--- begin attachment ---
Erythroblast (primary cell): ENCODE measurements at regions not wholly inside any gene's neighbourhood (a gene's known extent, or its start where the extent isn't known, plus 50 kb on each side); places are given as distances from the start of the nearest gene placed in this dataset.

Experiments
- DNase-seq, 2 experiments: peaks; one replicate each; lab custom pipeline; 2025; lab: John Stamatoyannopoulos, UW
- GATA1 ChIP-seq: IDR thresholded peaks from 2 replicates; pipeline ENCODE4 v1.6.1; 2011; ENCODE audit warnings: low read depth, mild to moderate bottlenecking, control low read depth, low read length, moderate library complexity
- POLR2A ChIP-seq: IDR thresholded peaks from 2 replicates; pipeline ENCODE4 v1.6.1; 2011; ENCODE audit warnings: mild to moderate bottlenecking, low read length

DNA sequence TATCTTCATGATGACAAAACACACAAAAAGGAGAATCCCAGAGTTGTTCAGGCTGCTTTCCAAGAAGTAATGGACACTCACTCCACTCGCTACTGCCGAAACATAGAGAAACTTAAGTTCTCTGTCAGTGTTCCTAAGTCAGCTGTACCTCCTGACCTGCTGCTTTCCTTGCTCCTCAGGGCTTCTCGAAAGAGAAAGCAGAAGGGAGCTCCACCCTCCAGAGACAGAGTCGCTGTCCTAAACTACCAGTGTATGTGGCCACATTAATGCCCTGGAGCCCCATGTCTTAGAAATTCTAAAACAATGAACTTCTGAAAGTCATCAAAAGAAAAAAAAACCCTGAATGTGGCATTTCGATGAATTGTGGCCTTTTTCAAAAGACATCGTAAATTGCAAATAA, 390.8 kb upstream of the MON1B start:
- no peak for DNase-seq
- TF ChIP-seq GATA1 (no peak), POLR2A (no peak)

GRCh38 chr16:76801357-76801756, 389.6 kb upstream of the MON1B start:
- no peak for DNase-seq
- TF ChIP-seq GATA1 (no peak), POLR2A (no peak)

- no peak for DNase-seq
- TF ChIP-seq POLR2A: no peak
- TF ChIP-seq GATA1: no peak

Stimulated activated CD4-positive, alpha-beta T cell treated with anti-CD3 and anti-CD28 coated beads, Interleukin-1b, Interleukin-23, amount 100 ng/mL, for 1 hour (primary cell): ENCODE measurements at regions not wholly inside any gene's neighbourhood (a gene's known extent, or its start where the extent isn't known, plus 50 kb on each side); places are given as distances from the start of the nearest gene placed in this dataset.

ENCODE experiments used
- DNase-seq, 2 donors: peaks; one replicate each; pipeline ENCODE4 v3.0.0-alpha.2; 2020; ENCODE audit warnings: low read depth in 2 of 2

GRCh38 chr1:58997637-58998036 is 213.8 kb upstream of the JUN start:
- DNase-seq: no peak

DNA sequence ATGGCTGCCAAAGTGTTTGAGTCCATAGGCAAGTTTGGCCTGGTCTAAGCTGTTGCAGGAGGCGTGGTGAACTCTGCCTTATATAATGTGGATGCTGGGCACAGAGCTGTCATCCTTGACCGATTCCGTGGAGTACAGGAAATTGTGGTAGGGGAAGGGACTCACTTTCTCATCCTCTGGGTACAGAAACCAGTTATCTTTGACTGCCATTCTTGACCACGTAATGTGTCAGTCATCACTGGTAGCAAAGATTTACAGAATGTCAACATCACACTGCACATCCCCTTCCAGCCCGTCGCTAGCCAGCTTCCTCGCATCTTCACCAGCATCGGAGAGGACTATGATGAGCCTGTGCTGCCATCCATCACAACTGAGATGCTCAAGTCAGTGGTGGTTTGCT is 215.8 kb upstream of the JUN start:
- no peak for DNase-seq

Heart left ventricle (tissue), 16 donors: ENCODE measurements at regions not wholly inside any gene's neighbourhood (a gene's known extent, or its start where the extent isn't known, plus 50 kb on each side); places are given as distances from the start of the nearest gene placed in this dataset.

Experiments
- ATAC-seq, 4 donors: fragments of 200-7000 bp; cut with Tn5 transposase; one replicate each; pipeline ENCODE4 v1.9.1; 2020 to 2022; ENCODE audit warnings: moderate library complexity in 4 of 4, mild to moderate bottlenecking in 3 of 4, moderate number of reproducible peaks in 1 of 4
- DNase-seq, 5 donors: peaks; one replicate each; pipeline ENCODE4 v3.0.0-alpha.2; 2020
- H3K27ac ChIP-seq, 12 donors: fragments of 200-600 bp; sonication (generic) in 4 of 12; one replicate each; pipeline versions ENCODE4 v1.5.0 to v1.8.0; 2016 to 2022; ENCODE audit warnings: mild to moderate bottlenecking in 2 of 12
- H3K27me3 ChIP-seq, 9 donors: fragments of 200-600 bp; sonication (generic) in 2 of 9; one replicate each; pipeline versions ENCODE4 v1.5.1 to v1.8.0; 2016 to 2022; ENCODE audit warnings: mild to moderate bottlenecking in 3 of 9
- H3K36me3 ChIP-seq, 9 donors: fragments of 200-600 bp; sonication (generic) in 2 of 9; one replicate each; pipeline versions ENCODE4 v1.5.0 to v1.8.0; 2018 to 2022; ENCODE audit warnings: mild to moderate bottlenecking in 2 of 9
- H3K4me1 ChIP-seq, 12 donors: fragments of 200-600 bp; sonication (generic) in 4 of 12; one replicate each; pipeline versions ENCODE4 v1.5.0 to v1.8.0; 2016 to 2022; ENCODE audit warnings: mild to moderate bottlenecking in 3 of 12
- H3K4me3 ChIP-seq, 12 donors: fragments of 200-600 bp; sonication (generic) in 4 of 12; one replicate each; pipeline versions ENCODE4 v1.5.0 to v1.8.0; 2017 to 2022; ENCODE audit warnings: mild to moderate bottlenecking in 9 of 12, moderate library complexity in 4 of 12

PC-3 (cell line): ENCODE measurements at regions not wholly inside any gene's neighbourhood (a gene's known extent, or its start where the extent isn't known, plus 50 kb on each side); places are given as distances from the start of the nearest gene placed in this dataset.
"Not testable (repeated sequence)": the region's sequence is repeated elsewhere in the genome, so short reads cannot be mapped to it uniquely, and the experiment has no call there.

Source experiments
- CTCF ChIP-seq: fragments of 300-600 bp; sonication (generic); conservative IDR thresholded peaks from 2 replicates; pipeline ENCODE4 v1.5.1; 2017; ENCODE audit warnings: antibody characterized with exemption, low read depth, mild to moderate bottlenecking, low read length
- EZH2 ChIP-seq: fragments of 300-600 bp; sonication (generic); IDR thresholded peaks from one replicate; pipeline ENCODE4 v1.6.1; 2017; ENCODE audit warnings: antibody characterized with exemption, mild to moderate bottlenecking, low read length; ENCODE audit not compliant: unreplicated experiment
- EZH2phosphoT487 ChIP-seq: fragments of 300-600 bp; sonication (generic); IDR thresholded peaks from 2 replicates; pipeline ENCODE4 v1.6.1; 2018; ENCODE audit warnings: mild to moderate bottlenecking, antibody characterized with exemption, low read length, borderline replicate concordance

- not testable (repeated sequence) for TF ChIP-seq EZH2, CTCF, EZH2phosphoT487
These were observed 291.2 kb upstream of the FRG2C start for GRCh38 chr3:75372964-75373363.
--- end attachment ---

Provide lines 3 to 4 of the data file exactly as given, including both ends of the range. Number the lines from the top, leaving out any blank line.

- DNase-seq, 2 experiments: peaks; one replicate each; lab custom pipeline; 2025; lab: John Stamatoyannopoulos, UW
- GATA1 ChIP-seq: IDR thresholded peaks from 2 replicates; pipeline ENCODE4 v1.6.1; 2011; ENCODE audit warnings: low read depth, mild to moderate bottlenecking, control low read depth, low read length, moderate library complexity